More savings equals less interest

One key benefit to offset buy to let mortgages is that you could decrease the amount of interest that you would have to pay on your mortgage. This depends on how much money you have in your savings account that you would want to offset. The more money you have in savings, the less interest you could end up paying for on your mortgage. 

Pay off your mortgage sooner

In addition, with an offset buy to let mortgage, you could potentially pay off your mortgage quicker than a standard mortgage plan. For example, if you are paying 3% interest on your mortgage and you are only getting 1.5% on your savings then the obvious choice would be to offset.

Individual savings accounts (ISAs)

Some lenders may permit the offsetting of current accounts as well as Individual savings accounts (ISA). This can be ideal as you don’t have to pay any tax with ISAs meaning your savings will not dwindle over time. Which in regards to offsetting the ISA – means your interest rate should not be negatively affected.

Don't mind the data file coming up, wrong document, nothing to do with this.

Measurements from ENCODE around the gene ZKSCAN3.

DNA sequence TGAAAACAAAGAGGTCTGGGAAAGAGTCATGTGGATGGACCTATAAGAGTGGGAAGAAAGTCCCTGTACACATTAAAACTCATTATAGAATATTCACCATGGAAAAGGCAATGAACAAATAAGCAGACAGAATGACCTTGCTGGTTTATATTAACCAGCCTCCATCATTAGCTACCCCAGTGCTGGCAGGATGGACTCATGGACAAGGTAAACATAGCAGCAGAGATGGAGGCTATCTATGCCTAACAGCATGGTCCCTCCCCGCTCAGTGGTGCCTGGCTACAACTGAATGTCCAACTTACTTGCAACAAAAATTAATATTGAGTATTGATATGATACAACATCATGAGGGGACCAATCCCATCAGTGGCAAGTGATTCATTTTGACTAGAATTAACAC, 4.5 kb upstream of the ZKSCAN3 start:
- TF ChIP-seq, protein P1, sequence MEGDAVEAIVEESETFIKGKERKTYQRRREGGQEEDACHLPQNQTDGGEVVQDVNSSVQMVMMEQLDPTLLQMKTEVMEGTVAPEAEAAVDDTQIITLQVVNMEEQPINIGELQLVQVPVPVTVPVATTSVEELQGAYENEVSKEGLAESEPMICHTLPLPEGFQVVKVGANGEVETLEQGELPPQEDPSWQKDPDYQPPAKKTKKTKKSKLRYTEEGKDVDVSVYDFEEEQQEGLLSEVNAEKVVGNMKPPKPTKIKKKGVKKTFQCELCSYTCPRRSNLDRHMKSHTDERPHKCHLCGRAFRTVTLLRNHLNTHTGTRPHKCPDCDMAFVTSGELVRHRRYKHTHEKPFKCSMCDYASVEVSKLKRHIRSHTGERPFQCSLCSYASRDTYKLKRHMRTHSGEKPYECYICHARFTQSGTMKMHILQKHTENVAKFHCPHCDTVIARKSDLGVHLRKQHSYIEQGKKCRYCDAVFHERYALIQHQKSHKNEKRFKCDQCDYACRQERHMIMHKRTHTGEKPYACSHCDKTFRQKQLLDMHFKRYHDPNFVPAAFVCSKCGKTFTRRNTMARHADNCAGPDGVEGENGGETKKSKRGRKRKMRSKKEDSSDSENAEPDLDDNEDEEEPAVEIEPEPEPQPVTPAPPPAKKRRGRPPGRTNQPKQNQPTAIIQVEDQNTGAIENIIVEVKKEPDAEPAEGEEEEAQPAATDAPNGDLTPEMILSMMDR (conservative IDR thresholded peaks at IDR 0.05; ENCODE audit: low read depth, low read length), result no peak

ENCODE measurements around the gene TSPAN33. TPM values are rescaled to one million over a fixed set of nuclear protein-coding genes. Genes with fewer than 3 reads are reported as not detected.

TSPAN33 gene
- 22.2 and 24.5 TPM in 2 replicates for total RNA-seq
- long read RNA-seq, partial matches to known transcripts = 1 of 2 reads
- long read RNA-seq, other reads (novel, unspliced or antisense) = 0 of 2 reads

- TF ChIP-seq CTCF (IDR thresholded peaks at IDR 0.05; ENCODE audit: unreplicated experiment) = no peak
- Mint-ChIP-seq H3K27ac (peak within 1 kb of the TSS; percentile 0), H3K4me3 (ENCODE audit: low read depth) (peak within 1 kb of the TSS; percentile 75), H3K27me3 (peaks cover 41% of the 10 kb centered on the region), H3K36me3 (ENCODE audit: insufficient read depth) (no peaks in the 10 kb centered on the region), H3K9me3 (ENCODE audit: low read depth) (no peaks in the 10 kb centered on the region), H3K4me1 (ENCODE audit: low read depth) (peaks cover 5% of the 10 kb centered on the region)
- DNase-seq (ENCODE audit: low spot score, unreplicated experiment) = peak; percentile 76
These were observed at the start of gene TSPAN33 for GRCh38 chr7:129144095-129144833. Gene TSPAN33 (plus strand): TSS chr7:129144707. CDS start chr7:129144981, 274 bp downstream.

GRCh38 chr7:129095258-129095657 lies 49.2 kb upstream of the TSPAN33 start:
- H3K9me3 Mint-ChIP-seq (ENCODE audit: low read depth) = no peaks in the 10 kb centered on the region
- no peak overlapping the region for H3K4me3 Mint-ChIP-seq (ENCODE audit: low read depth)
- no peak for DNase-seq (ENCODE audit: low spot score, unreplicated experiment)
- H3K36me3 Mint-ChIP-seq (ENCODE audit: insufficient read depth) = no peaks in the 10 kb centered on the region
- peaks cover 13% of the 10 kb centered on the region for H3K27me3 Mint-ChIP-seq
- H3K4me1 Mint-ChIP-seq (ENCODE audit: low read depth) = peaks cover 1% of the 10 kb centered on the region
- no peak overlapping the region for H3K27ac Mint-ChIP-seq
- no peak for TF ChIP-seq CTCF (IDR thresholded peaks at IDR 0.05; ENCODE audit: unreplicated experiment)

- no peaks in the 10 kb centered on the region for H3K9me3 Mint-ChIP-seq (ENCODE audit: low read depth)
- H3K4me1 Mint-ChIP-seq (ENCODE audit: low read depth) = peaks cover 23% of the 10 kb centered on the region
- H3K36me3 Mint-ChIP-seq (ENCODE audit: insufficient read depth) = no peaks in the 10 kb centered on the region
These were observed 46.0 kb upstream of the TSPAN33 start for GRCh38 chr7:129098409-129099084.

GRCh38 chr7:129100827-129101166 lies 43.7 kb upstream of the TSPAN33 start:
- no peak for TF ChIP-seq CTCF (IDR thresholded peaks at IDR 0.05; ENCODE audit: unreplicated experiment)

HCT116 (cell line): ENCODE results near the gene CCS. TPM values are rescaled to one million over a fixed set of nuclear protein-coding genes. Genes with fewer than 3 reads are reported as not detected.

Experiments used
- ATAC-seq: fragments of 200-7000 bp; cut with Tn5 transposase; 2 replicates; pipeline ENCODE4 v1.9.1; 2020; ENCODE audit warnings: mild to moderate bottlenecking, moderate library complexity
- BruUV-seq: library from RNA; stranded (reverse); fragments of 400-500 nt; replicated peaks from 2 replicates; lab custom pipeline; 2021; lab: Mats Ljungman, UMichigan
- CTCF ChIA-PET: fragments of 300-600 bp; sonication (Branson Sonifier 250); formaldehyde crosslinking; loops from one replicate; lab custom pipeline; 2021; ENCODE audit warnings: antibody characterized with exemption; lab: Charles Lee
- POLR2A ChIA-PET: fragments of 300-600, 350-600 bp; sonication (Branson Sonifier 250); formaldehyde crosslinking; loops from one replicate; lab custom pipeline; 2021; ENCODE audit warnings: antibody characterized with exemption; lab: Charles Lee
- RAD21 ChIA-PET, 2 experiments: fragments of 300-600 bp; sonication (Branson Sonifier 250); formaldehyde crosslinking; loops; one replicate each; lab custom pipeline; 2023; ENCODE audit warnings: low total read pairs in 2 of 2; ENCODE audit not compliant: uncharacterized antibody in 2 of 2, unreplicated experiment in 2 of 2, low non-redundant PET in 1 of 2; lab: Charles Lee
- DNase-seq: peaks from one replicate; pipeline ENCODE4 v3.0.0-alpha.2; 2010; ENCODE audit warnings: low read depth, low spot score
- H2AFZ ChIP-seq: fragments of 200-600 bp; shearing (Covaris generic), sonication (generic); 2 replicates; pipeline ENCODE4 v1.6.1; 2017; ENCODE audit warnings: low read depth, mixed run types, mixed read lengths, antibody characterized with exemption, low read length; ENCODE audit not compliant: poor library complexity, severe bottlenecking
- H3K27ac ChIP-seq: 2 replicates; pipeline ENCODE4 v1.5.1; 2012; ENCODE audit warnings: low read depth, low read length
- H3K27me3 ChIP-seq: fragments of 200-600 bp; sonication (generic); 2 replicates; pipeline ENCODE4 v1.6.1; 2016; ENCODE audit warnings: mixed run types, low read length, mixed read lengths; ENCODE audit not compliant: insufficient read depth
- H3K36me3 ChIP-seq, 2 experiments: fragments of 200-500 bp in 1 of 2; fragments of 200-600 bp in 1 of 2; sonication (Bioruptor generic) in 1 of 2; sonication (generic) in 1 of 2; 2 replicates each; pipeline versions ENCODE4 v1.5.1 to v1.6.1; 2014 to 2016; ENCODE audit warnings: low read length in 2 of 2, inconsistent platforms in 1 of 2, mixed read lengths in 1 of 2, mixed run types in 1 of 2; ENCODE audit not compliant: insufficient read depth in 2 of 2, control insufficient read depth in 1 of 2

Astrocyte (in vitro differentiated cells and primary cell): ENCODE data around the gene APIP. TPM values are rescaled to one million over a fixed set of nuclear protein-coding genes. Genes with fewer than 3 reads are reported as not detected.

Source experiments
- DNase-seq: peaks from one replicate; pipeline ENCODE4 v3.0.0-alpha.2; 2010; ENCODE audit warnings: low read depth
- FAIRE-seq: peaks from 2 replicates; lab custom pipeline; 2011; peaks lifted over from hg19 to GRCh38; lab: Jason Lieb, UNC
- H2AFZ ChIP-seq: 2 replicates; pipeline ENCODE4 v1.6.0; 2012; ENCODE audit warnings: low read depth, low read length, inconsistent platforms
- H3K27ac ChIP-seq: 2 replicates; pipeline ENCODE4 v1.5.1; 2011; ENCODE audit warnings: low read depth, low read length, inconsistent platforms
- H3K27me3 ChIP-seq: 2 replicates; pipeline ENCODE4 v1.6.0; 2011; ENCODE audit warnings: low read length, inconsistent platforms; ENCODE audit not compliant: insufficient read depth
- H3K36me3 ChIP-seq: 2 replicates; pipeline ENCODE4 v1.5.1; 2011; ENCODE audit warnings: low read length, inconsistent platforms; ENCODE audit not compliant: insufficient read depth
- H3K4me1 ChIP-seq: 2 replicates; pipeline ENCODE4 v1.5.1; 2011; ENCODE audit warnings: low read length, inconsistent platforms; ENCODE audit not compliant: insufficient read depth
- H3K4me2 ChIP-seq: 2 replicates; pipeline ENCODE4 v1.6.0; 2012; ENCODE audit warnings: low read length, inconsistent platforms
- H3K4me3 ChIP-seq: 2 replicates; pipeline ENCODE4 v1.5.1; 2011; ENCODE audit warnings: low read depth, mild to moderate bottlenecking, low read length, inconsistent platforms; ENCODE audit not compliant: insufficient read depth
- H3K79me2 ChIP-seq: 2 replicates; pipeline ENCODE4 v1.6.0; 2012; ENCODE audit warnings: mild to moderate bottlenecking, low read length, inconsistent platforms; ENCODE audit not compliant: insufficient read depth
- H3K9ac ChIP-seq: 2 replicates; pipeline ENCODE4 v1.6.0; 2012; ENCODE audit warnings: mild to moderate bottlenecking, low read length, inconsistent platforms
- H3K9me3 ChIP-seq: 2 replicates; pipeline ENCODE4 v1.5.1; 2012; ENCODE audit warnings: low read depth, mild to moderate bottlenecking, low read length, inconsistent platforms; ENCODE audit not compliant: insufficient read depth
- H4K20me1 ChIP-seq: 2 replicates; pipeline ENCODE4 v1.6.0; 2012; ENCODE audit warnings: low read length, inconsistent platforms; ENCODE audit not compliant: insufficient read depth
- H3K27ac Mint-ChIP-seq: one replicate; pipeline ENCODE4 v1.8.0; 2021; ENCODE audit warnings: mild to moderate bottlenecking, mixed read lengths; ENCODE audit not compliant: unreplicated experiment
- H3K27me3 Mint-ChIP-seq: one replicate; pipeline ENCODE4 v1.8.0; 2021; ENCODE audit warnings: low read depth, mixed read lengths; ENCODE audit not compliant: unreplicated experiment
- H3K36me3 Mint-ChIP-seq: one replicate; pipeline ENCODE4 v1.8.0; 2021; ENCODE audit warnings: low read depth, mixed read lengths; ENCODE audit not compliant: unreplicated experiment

On the other hand, there are downsides to offset buy to let mortgages that could put you off the idea. There could be more financially efficient solutions available.

New tax system

It could be more financially beneficial to use your cash savings towards the initial deposit, instead of as part of an offset mortgage. Before April 2017, you could deduct your mortgage interest payments from your rental income, before paying tax on it.

However, the rules have now changed. Since 2020, private landlords cannot claim tax relief on mortgage interest payments. Instead, the full rental income will be taxed. To replace the tax relief system, the mortgage interest payment will be eligible for 20% tax credit instead. Depending on salary and other forms of incomes, landlords could end up in higher tax brackets. Therefore, there will be even more tax to pay.

For example, a landlord owns a property that generates £12,000 a year in rent. The mortgage interest payments are £8,000.